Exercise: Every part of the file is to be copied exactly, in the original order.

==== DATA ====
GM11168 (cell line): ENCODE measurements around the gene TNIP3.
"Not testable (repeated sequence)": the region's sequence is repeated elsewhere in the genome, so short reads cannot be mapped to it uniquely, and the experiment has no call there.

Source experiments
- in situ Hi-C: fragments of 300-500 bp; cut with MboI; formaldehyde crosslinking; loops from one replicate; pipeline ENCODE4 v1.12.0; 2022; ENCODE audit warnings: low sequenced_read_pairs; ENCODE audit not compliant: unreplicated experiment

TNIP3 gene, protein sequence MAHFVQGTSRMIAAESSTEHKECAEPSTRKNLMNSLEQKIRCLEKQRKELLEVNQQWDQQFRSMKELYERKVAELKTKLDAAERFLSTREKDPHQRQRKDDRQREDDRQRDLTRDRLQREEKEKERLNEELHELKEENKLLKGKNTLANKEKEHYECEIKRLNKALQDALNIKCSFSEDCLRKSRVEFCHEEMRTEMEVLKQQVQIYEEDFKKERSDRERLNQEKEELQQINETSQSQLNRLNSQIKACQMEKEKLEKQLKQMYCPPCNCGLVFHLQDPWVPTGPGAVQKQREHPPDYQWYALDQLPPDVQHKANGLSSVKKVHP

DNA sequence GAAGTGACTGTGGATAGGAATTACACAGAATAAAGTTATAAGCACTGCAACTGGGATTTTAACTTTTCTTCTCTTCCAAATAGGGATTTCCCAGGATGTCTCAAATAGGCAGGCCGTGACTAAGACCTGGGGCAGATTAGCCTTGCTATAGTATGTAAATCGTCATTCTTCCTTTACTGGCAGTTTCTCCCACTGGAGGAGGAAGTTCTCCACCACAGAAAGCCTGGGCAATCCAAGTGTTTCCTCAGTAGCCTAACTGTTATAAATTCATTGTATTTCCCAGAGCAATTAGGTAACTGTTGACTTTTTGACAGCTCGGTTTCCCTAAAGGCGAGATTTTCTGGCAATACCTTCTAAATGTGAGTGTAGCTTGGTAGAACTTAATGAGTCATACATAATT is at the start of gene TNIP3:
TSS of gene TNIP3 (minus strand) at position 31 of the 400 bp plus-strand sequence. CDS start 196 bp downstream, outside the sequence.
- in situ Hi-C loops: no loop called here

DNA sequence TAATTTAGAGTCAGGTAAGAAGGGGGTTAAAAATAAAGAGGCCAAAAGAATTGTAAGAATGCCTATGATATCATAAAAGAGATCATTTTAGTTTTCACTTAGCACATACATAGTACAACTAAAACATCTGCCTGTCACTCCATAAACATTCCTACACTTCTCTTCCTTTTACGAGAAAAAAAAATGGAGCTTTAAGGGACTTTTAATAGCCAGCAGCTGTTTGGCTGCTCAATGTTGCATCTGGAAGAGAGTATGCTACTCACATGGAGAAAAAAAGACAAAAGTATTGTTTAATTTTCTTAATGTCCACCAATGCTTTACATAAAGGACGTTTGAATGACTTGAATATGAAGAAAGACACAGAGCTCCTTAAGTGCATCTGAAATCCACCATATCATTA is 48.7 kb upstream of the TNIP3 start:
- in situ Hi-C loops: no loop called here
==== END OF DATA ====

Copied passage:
GM11168 (cell line): ENCODE measurements around the gene TNIP3.
"Not testable (repeated sequence)": the region's sequence is repeated elsewhere in the genome, so short reads cannot be mapped to it uniquely, and the experiment has no call there.

Source experiments
- in situ Hi-C: fragments of 300-500 bp; cut with MboI; formaldehyde crosslinking; loops from one replicate; pipeline ENCODE4 v1.12.0; 2022; ENCODE audit warnings: low sequenced_read_pairs; ENCODE audit not compliant: unreplicated experiment

TNIP3 gene, protein sequence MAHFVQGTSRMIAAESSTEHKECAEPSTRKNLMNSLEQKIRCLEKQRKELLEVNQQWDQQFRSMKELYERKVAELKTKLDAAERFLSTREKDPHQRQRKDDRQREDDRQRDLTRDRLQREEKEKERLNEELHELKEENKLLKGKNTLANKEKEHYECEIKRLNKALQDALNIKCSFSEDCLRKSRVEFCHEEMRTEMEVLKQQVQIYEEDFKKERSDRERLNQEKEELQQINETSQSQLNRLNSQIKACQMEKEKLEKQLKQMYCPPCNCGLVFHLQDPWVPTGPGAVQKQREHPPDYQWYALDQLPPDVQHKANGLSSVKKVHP

DNA sequence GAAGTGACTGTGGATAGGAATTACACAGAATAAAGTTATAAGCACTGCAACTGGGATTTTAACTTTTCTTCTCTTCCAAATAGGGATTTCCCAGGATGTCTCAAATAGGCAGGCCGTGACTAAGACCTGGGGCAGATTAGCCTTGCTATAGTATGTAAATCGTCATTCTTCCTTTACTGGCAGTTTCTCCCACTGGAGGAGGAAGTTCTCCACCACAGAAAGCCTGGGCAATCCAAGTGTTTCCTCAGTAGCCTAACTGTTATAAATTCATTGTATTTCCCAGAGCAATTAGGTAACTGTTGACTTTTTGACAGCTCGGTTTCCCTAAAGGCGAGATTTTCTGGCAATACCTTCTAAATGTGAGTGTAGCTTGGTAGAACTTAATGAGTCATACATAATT is at the start of gene TNIP3:
TSS of gene TNIP3 (minus strand) at position 31 of the 400 bp plus-strand sequence. CDS start 196 bp downstream, outside the sequence.
- in situ Hi-C loops: no loop called here

DNA sequence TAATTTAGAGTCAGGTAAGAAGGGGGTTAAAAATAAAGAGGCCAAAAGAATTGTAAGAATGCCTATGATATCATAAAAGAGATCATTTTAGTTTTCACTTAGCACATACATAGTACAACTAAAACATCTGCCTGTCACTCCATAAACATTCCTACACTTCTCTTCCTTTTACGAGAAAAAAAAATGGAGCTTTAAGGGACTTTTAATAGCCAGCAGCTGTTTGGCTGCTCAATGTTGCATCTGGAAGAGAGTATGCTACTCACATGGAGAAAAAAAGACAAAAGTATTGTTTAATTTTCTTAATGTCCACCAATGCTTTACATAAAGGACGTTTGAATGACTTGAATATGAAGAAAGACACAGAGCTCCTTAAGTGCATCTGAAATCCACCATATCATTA is 48.7 kb upstream of the TNIP3 start:
- in situ Hi-C loops: no loop called here